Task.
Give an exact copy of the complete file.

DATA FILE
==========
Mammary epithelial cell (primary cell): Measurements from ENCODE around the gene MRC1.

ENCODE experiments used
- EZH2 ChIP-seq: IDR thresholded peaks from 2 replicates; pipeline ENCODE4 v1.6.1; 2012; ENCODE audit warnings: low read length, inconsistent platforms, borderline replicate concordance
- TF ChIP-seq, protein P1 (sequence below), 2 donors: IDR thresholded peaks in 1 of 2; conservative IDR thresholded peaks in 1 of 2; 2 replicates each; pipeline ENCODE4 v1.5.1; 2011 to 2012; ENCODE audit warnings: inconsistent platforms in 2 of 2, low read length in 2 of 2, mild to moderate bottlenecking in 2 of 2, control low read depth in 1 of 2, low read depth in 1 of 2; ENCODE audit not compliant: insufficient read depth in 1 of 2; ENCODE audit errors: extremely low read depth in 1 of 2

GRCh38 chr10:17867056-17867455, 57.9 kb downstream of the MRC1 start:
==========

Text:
Mammary epithelial cell (primary cell): Measurements from ENCODE around the gene MRC1.

ENCODE experiments used
- EZH2 ChIP-seq: IDR thresholded peaks from 2 replicates; pipeline ENCODE4 v1.6.1; 2012; ENCODE audit warnings: low read length, inconsistent platforms, borderline replicate concordance
- TF ChIP-seq, protein P1 (sequence below), 2 donors: IDR thresholded peaks in 1 of 2; conservative IDR thresholded peaks in 1 of 2; 2 replicates each; pipeline ENCODE4 v1.5.1; 2011 to 2012; ENCODE audit warnings: inconsistent platforms in 2 of 2, low read length in 2 of 2, mild to moderate bottlenecking in 2 of 2, control low read depth in 1 of 2, low read depth in 1 of 2; ENCODE audit not compliant: insufficient read depth in 1 of 2; ENCODE audit errors: extremely low read depth in 1 of 2

GRCh38 chr10:17867056-17867455, 57.9 kb downstream of the MRC1 start: